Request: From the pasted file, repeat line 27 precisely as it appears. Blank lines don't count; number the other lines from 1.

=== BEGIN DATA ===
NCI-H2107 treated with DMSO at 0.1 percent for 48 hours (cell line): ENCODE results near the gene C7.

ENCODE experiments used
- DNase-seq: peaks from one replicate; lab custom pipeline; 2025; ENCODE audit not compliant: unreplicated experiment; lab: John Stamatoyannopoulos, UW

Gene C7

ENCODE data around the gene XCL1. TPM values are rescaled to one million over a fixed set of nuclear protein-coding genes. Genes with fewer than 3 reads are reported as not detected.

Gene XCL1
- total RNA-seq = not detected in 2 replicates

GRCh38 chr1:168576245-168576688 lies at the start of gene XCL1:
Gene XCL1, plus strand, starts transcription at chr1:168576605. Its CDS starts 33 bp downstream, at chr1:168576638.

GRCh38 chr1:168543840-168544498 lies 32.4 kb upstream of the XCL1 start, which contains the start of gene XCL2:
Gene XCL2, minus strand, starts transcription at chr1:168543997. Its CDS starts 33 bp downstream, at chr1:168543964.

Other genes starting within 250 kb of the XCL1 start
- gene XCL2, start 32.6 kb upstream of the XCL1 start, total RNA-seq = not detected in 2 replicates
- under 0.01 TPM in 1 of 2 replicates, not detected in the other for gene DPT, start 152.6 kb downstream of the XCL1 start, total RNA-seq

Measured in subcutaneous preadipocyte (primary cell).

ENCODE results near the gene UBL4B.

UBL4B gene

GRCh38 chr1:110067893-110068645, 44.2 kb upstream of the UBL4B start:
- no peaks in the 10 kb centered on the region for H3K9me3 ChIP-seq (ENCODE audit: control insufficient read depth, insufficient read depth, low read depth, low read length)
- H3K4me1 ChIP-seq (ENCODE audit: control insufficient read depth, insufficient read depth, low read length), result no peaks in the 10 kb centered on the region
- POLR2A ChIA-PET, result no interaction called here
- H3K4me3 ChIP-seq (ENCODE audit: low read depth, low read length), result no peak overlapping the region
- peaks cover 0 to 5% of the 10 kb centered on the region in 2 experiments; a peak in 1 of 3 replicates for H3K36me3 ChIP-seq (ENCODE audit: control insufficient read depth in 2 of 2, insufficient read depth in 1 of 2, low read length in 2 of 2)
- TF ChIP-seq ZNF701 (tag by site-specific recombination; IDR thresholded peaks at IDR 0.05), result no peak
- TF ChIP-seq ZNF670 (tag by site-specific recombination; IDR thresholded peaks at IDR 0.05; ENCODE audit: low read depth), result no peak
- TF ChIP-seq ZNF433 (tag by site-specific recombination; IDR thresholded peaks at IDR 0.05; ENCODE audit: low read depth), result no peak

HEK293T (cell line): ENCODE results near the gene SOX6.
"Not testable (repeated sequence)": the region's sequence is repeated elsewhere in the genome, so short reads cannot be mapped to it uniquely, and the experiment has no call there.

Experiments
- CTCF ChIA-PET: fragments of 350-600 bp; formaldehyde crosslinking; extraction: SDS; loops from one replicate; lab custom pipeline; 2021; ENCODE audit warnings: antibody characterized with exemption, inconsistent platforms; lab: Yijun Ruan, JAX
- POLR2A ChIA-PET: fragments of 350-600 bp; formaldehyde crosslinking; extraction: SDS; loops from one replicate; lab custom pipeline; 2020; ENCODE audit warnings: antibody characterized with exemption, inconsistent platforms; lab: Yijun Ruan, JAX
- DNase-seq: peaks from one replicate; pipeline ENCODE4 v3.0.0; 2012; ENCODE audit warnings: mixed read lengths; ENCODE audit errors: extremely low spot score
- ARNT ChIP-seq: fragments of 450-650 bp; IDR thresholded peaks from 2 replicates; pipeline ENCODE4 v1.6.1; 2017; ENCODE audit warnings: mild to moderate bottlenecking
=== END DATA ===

HEK293T (cell line): ENCODE results near the gene SOX6.